But no one wants to give up the status quo. People who find the existing system works to their advantage are not about to close it down. Even those who suffer only want to eliminate the small parts they don’t like -- not the whole system, which is too scary.

10. Deepest and most unacknowledged of all might be something one could call the “OJ factor.” When OJ was found innocent of murder, black people celebrated. But it wasn’t because they thought he was innocent. They just felt that their people, esp. their men, had been wrongly accused and convicted so many times that it was more important to beat the despised system than it was to preserve law and order, even at that level. It was “one for our side.” Nicole had become “the other side.” This level of separatism is unsustainable, as OJ has discovered. But it means that families protect their sons and daughters with secrecy and blaming. It is a wall that holds out the enemy, but traps the People. Now we’re back to the first item on the list: intense emotion.

PS: If you look at the GF Tribune comments on the Law & Order news story, be assured that "lscriver" is not me nor is it "Lorraine Scriver," Bob's fourth wife. Neither is it Bob's niece Laurel, who is outraged that people would think it was. In fact, it is Phil Scriver's daughter, Lynnette, playing "me,too" though she's never lived on the rez and is not at all related to the Browning Scrivers.

Friday, September 19, 2008

BLACKFEET JACKSTRAWS: Law and Order

In the Sixties if I had some reason to go to the Glacier County Court House in Cut Bank, I’d park and when I got out I’d hear yelling from the upper floors where the jail was: “Hey, Miss Strachan! It’s ME! Look up here!” My students. We laughed and waved at each other.

Because Bob was the justice of the peace and the city magistrate, our lives tracked closely alongside the local drunks, mess-ups, and petty operators of the rez. Few were really bad. Some worked for us -- which means WITH us, since we were at tables side-by-side doing the same work -- and we went by their homes (those who had them) to take them messages. Once in a while there would be a true tragedy, violence that went too far or some misadventure like walking on the train tracks. There’s no doubt little kids suffered. So did women, who continued their ancient role of care-takers. Though we mostly dealt with men, the women would come to ask for money because their babies needed milk. In those days few women drank.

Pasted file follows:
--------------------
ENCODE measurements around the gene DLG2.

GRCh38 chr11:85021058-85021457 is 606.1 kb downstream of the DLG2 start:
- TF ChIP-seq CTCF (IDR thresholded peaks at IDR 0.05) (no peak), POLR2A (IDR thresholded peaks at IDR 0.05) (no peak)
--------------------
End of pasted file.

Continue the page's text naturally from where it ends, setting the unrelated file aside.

Those days are pretty much gone. Maybe even the days of the semi-legal swindles are dying, the tilted playing fields that leave most Indians always scrambling. Let’s pick up some sticks.

1. From the beginning law and order was military and the military could use deadly force. Cavalrymen were survivors of the Civil War, barely under control themselves, and no respecters of civil rights. The prairie clearances had left them with the conviction that Indians were fair game. I won’t repeat the epithets that still burn in the minds of today’s youth. A moral gradient was created that is still echoed at athletic events: winner takes all, losers can be trampled with impunity. The concept of the protection of the minority is gone. (Actually, it’s very weak across the US these days.)

2. Even when the agents began to get more of a grip and used Indian men themselves as officers (the government finally realizing that there was a warrior class that specialized in keeping order, sometimes acting as a kind of SWAT team when individuals were totally out of control) government rules tended to be arbitrary and inexplicable to law-abiding Indians. For instance, the phobia about “Ghost Dancing,” a ceremony of hope based on Christianity. At one point an agent forbade beading on grounds that it encouraged people to sit together and talk, probably plotting revolution. The first Carlisle students were forbidden to form a “Literary Society” on the same grounds. That this paranoia of white authorities was caused by their own feelings of guilt was never pointed out. There never was much reason to respect policemen.

3. Again after WWII, when the soldiers came back to the rez, they were confronted with restrictions that they now knew would not apply to whites because they had seen it for themselves. For instance, the rez was supposed to be encouraging capitalism rather than socialism but there WAS no capital for Indians. They had no power to borrow money in the adjoining communities. Sometimes they could manage to work through a white front-man, but then they were beholden to and controlled by that man. Many times a white man used an Indian front man for his own purposes, either to slip some funds out of the tribal pockets or maybe to acquire valuable land or even artifacts.